MANOEUVRING IN THE LINGUISTIC BORDERLAND Southeast Asian migrant women's language strategies in Taiwan

Isabelle Cheng

Alien wives who speak foreign languages

Transnational marriage migration occurs when one spouse moves across state borders to be united with the other spouse in another state. Such migration is premised on the recognition of a citizen’s right to enjoy a family life. Empirically, as part of the féminisation of migration in East Asia, marriage migration has taken the shape of women in Southeast Asia and China marrying men in better-off countries, such as Taiwan, South Korea, Japan, or Singapore (Yang and Lu 2010). Major originating states, such as Vietnam, Indonesia, the Philippines, Thailand, and Cambodia, are known for their rich ethnic diversity. Elowever, the women’s major destination states (excluding Singapore) are largely considered to be ethnically homogeneous states (Bélanger et al. 2010). Take Taiwan, for example: As of February 2020, 559,638 men and women residing in Taiwan have the status of local citizens’ spouses; over 92% of these non-local spouses are women (NIA 2020a). With regard to origin, 63% of these non-local spouses are from Mainland China (excluding Hong Kong and Macao), 19% from Vietnam, 6% from Indonesia, and 2% from the Philippines, with the remaining 10% from other neighbouring areas and beyond (NIA 2020b). In other words, if Mandarinspeaking China is excluded, more than a quarter of migrant spouses in Taiwan are from multi-ethnic, multi-lingual, and middle-income countries in Southeast Asia.

Despite being inter-ethnic, transnational marriage migration defies the presumption that inter-ethnic unions will result in the fusion of the cultures of different ethnic groups. In the practice of marriage migration to Taiwan and other Asian Tigers, the opposite is true (Chen and Yu 2005). Their courtship is expected to be a ‘fast track’ in the sense that soon after the women's meeting with, and being chosen by, their suitors on trips to the women’s countries organised by matchmakers, the women are married to them and embark on their migration on their own

(Wang and Chang 2002; see Tseng 2015 for a critique of commercial matchmaking). Their husbands return to Taiwan and await their reunion, while matchmakers continue to assist the women in applying for their spousal visa, which entitles them to reside in Taiwan. Matchmakers also include short-term Chinese-language orientation for the women as part of their services.1 Such services give an impression that there is no need on the part of Taiwanese husbands and in-laws to commit themselves to communicating with the women in their own languages.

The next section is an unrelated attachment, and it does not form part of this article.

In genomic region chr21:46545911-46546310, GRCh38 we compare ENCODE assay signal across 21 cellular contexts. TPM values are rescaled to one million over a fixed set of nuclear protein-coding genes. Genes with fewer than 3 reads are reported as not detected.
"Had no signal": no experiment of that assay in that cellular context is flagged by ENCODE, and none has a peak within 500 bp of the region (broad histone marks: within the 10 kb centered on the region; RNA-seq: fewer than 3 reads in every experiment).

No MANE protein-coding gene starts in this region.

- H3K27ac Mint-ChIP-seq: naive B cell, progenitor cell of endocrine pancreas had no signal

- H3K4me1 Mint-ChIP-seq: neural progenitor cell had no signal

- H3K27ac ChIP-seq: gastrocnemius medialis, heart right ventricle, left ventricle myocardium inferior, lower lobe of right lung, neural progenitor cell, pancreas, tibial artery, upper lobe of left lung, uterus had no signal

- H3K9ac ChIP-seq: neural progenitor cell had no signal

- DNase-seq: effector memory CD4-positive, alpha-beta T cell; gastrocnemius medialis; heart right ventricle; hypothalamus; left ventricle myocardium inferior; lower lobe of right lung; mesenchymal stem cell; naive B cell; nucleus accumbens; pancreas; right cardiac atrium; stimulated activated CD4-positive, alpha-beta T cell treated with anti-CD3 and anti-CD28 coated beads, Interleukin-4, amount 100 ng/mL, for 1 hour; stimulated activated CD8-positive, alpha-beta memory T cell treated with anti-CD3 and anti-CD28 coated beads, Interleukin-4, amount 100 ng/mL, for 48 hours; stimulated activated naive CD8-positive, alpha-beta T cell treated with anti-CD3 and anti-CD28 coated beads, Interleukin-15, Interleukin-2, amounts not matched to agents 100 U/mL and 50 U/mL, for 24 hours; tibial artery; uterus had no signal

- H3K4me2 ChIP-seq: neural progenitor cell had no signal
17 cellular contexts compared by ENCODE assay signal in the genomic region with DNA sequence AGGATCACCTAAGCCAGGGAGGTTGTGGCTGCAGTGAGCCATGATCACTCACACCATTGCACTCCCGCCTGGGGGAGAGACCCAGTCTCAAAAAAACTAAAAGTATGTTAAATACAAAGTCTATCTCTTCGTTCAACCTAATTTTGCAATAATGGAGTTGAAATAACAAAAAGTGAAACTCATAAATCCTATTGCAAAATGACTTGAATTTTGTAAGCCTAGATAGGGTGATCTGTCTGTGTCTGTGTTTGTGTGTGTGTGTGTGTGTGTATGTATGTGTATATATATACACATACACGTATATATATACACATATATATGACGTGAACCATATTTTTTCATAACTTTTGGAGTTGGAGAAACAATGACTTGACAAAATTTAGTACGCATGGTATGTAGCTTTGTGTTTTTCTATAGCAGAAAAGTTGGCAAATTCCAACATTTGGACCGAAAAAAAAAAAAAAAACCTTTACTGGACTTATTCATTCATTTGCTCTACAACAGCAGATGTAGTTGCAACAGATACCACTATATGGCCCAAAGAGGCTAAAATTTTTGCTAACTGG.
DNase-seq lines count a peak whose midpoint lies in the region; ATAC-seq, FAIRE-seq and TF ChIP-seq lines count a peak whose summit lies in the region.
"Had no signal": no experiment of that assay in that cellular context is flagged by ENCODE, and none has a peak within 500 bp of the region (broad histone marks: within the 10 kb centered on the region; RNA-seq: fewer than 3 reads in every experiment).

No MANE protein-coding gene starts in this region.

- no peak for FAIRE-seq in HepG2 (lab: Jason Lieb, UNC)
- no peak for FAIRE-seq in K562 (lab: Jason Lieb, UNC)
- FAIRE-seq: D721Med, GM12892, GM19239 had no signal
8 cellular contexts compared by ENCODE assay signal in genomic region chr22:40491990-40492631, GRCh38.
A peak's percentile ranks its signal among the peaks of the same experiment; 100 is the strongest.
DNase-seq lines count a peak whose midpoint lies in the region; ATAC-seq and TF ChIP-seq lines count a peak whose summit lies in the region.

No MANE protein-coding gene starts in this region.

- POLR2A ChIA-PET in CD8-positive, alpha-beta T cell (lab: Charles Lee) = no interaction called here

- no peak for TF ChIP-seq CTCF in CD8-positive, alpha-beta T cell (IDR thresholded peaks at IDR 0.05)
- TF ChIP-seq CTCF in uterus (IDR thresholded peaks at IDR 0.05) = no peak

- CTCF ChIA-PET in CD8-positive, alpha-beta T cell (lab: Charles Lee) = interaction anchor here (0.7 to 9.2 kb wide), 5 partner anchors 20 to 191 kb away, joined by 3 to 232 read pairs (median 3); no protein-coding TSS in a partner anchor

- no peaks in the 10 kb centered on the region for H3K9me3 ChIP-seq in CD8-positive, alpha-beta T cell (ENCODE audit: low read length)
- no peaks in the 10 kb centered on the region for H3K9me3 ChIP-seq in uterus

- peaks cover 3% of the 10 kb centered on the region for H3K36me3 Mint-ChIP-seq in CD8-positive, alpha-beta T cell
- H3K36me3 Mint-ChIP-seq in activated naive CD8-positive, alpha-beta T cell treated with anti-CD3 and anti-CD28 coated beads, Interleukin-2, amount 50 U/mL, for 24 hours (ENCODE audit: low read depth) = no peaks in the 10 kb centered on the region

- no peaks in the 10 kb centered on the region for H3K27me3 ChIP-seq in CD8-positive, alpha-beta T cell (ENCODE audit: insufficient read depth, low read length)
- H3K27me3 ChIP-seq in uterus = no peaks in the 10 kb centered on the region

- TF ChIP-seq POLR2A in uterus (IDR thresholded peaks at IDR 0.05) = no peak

An obvious signifier of this lack of mutual understanding after the women’s migration is the challenge of communicating with their in-laws in the private home. Stigmatised as underclass rural women of limited education, they are believed to be materialistic and to see their marriage as the means to rid themselves and their families of economic hardship (Hsia 2007). Likewise, their husbands (and, sometimes, in-laws as well) are also believed to be at the bottom of the socio-economic hierarchy and therefore less acculturated for civility or lacking resources to embrace globalisation in the form of cultural exchange (Cheng 2017; Keng 2016). This everyday challenge also extends to the women’s contact with the general public outside of the home in the context of employment, motherhood, or exercising citizenship. These women encounter the challenge of the host society’s under-appreciation of their cultural inheritance embedded, arguably, in the ethnic homogeneity of that society. Faced with these biases, how do migrant women negotiate their communication with their in-laws? Considering that their life course will evolve and they will acquire social roles performed outside of the home, e.g. as workers and citizens, how does their use of language become part of the process of their socio-economic integration?

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